2, Oak Ridge National Laboratory, Oak Ridge, Tennessee, United States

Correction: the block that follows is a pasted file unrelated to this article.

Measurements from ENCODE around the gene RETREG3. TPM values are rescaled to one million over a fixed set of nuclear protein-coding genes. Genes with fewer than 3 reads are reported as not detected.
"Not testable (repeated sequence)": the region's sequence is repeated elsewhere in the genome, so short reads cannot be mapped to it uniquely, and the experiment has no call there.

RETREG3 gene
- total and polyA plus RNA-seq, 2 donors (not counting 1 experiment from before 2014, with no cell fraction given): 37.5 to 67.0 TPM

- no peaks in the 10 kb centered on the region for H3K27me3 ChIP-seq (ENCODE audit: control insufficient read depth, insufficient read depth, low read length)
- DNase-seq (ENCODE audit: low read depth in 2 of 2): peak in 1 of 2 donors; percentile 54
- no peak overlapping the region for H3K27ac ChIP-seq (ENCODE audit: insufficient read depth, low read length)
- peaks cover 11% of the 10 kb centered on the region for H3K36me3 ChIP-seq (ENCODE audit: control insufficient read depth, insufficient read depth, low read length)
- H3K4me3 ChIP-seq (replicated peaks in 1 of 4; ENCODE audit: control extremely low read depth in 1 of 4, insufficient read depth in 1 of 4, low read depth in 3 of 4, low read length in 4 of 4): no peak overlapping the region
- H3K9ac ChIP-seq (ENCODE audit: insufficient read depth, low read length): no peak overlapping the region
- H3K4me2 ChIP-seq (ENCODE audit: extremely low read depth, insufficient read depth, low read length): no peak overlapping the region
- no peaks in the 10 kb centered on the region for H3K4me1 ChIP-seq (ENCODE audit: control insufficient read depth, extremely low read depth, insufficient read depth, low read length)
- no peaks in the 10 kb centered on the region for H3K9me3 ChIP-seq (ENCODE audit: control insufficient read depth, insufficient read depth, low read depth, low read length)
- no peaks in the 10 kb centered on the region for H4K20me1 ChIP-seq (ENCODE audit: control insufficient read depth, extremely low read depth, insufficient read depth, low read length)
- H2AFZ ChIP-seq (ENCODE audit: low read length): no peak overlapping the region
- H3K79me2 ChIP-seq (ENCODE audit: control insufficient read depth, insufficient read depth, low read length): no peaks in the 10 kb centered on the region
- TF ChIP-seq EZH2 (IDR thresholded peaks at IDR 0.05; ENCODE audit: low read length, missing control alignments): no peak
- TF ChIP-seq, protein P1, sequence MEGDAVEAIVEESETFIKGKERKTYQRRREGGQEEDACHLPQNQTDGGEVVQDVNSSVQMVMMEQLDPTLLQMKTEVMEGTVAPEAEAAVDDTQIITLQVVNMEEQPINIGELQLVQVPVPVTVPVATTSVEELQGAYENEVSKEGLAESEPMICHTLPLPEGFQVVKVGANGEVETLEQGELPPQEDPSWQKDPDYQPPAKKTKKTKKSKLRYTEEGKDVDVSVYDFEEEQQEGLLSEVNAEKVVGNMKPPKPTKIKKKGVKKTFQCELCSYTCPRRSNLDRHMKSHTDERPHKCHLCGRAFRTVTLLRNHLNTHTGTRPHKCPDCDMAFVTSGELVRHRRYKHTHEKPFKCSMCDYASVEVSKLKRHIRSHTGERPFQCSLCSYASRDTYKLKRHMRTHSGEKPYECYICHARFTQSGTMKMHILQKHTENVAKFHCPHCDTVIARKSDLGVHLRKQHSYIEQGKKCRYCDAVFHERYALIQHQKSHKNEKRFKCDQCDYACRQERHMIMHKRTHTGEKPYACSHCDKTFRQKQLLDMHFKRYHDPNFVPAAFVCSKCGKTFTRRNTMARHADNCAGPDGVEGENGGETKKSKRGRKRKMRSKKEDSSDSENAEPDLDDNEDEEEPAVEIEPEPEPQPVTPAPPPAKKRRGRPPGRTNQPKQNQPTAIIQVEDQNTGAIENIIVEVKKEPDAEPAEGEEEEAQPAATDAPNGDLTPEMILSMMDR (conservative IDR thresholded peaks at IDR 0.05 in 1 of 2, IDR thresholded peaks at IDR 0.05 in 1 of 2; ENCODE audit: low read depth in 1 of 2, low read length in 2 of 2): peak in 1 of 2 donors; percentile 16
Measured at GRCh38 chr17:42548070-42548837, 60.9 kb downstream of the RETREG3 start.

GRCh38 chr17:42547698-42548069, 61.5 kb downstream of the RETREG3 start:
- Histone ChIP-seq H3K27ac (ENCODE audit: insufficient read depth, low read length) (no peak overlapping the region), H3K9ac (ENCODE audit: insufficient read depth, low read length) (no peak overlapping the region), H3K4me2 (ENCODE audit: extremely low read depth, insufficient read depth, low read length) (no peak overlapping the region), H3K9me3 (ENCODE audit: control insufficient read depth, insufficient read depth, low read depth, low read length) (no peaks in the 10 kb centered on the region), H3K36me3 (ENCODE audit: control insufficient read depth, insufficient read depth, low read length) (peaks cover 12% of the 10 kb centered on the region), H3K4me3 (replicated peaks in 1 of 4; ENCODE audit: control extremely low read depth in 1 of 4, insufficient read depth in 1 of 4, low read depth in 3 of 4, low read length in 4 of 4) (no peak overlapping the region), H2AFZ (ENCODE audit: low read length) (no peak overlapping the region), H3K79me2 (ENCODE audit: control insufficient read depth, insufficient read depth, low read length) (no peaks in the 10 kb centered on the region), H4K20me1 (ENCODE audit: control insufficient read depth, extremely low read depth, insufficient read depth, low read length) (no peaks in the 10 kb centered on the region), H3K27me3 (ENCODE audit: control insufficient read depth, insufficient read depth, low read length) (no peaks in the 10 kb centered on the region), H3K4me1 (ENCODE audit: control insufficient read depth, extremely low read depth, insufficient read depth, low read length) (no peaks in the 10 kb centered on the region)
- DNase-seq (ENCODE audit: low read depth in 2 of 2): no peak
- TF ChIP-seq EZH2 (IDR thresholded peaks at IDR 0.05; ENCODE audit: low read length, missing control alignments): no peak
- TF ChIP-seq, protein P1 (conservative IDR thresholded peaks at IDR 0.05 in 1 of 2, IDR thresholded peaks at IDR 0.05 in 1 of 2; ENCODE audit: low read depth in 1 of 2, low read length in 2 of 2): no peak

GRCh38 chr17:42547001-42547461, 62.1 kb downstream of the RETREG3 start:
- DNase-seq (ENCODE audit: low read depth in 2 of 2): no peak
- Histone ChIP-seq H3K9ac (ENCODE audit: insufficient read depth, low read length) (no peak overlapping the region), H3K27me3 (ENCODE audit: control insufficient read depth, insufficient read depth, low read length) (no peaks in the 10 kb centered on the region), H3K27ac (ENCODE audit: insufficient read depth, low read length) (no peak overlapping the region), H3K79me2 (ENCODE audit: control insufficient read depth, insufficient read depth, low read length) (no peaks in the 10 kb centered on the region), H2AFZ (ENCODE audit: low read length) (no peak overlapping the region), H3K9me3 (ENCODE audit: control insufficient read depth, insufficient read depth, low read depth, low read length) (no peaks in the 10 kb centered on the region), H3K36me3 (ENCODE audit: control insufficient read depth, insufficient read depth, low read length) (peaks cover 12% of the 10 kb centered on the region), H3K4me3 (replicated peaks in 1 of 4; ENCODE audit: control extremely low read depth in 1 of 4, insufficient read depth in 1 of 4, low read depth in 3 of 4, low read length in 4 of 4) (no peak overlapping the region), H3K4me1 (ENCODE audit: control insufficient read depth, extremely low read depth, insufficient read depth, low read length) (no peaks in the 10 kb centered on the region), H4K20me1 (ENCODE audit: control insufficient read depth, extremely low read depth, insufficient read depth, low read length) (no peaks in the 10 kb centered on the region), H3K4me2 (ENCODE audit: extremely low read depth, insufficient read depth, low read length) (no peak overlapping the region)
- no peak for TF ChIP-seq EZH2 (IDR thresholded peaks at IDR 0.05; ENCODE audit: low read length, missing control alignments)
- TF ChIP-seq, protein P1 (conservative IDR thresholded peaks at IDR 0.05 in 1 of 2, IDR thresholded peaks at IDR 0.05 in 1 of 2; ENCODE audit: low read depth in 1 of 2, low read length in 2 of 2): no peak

Atomically precise metal nanoclusters have recently emerged as a novel class of catalysts for the hydrogen evolution reaction. From first-principles density functional theory, we show that the eight coordinatively unsaturated (cus) Au atoms in the Au22(L8)6 cluster [L8 = 1,8-bis(diphenylphosphino) octane] can adsorb H stronger than Pt, thereby being a potentially promising catalyst for the hydrogen evolution reaction (HER). We find that up to six H atoms can adsorb onto the Au22(L8)6cluster and they have close-to-zero Gibbs free adsorption energies (ΔGH). From the HOMO–LUMO gaps, frontier orbitals, and Bader charge analysis, we conclude that H behaves as a hydride or electron-withdrawing ligand in the Au22(L8)6clusters, in contrast to the metallic H in thiolate-protected Au nanoclusters. Our study demonstrates that ligand-protected Au clusters with cus Au sites will be the most promising candidates for realizing Au–H nanoclusters and can act as excellent electrocatalysts for the HER.